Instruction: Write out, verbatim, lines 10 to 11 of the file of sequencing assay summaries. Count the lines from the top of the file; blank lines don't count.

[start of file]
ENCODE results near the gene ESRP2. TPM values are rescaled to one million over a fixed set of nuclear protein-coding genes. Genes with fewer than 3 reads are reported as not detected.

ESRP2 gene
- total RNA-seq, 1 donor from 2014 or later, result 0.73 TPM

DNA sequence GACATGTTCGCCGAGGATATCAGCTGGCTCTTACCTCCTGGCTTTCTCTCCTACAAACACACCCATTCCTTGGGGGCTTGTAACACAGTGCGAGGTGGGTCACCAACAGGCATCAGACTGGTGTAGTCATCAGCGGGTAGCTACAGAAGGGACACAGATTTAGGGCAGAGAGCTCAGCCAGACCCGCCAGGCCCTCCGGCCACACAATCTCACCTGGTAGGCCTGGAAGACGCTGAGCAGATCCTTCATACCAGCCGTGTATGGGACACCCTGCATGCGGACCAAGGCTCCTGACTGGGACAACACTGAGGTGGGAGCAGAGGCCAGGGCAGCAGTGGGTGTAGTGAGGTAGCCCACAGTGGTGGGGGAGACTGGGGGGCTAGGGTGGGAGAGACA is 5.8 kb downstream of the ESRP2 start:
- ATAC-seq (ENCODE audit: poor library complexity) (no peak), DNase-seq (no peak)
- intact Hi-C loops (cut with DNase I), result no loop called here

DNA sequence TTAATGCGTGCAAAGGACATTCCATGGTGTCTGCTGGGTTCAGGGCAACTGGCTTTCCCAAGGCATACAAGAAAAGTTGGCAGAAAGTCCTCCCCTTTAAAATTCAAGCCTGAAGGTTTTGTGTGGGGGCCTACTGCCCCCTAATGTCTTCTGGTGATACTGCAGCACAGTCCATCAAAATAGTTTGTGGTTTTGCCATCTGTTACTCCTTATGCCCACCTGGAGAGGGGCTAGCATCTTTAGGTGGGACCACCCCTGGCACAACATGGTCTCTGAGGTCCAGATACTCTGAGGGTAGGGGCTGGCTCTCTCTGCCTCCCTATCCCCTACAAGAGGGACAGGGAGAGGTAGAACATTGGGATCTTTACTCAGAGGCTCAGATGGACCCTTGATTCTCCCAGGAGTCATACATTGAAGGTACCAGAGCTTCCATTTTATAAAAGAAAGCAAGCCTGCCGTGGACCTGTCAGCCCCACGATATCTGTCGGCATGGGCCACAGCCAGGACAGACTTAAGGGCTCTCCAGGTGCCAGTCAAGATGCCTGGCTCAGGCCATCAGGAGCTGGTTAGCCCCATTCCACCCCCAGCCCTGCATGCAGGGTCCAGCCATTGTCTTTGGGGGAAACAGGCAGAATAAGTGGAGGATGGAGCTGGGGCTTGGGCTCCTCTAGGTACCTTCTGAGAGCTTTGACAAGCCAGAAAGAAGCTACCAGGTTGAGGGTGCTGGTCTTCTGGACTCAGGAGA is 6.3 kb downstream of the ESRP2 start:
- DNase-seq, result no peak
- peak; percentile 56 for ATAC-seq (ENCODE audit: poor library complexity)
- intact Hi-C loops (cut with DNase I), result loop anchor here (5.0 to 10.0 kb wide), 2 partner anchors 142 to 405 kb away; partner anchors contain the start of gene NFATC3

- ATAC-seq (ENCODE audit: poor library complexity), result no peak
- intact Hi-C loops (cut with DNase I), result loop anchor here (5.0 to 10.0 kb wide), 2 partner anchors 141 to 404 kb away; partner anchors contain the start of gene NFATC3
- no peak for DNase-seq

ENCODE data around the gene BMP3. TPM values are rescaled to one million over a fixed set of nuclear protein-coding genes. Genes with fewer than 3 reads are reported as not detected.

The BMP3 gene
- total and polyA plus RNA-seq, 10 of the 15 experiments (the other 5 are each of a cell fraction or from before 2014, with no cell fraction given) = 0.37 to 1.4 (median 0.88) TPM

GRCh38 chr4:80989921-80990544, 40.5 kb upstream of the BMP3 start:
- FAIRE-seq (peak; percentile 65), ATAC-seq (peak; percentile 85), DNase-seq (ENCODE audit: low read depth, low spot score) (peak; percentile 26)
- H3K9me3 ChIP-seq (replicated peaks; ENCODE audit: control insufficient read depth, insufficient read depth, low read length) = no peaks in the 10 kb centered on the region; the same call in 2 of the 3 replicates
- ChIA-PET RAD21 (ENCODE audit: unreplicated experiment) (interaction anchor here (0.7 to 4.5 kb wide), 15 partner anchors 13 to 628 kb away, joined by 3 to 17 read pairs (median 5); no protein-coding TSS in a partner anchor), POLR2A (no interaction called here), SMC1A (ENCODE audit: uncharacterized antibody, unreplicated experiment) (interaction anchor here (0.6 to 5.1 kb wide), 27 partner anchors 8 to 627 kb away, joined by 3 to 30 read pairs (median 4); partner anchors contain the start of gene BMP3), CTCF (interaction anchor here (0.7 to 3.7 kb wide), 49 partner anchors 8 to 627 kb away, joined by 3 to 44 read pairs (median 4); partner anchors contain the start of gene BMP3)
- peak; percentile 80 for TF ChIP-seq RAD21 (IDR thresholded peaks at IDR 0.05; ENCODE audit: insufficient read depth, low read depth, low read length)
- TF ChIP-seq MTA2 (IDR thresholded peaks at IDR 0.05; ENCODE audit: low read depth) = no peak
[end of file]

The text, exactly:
- intact Hi-C loops (cut with DNase I), result loop anchor here (5.0 to 10.0 kb wide), 2 partner anchors 142 to 405 kb away; partner anchors contain the start of gene NFATC3

- ATAC-seq (ENCODE audit: poor library complexity), result no peak